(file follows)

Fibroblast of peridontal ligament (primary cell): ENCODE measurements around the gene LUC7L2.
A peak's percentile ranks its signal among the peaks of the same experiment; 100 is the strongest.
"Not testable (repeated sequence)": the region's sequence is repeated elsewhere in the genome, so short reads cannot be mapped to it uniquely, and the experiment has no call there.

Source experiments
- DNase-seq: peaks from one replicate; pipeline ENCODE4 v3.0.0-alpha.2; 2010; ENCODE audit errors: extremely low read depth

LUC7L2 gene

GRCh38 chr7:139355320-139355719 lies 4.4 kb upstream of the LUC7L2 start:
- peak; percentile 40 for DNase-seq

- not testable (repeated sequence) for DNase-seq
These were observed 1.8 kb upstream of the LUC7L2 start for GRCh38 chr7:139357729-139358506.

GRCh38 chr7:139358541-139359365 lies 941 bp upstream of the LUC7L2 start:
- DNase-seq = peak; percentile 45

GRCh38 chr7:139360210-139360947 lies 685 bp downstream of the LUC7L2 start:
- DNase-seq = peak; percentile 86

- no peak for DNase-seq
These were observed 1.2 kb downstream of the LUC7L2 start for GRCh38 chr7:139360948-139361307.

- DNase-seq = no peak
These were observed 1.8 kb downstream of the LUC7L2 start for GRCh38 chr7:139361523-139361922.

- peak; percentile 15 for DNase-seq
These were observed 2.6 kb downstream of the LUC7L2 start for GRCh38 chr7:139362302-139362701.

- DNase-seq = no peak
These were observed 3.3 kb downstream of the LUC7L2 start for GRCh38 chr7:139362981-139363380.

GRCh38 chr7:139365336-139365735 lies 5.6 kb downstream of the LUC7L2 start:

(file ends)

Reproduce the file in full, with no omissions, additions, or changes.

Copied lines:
Fibroblast of peridontal ligament (primary cell): ENCODE measurements around the gene LUC7L2.
A peak's percentile ranks its signal among the peaks of the same experiment; 100 is the strongest.
"Not testable (repeated sequence)": the region's sequence is repeated elsewhere in the genome, so short reads cannot be mapped to it uniquely, and the experiment has no call there.

Source experiments
- DNase-seq: peaks from one replicate; pipeline ENCODE4 v3.0.0-alpha.2; 2010; ENCODE audit errors: extremely low read depth

LUC7L2 gene

GRCh38 chr7:139355320-139355719 lies 4.4 kb upstream of the LUC7L2 start:
- peak; percentile 40 for DNase-seq

- not testable (repeated sequence) for DNase-seq
These were observed 1.8 kb upstream of the LUC7L2 start for GRCh38 chr7:139357729-139358506.

GRCh38 chr7:139358541-139359365 lies 941 bp upstream of the LUC7L2 start:
- DNase-seq = peak; percentile 45

GRCh38 chr7:139360210-139360947 lies 685 bp downstream of the LUC7L2 start:
- DNase-seq = peak; percentile 86

- no peak for DNase-seq
These were observed 1.2 kb downstream of the LUC7L2 start for GRCh38 chr7:139360948-139361307.

- DNase-seq = no peak
These were observed 1.8 kb downstream of the LUC7L2 start for GRCh38 chr7:139361523-139361922.

- peak; percentile 15 for DNase-seq
These were observed 2.6 kb downstream of the LUC7L2 start for GRCh38 chr7:139362302-139362701.

- DNase-seq = no peak
These were observed 3.3 kb downstream of the LUC7L2 start for GRCh38 chr7:139362981-139363380.

GRCh38 chr7:139365336-139365735 lies 5.6 kb downstream of the LUC7L2 start: